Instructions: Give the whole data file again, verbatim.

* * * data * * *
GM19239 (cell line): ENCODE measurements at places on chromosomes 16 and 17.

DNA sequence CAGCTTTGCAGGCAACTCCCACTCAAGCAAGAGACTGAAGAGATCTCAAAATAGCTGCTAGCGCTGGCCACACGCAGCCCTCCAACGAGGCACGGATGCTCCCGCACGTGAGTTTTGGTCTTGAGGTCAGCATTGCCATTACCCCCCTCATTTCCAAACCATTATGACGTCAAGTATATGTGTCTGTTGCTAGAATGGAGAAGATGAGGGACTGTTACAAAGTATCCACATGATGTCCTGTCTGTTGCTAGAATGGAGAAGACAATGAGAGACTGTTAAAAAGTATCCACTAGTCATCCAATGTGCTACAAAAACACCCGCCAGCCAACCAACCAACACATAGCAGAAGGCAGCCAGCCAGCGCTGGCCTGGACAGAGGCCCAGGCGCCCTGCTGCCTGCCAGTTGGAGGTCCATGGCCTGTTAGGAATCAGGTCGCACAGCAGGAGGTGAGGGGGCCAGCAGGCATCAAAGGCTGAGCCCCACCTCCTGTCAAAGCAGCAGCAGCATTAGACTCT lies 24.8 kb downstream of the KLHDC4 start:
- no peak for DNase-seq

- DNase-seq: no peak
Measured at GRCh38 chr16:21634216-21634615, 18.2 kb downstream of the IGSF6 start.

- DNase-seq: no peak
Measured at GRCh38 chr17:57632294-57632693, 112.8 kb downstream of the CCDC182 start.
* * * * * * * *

GM19239 (cell line): ENCODE measurements at places on chromosomes 16 and 17.

DNA sequence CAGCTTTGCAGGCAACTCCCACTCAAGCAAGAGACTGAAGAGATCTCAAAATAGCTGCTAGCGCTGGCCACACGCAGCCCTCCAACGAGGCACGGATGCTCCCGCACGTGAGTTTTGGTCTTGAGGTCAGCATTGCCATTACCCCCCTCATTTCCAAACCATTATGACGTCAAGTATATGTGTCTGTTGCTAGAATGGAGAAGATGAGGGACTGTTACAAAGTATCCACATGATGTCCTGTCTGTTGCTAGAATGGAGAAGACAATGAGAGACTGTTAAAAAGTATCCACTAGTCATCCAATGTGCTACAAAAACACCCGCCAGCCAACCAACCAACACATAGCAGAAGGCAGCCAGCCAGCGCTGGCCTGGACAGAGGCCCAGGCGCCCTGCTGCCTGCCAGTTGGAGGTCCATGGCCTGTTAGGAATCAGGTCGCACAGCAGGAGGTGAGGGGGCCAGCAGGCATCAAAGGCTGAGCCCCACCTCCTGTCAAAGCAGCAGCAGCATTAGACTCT lies 24.8 kb downstream of the KLHDC4 start:
- no peak for DNase-seq

- DNase-seq: no peak
Measured at GRCh38 chr16:21634216-21634615, 18.2 kb downstream of the IGSF6 start.

- DNase-seq: no peak
Measured at GRCh38 chr17:57632294-57632693, 112.8 kb downstream of the CCDC182 start.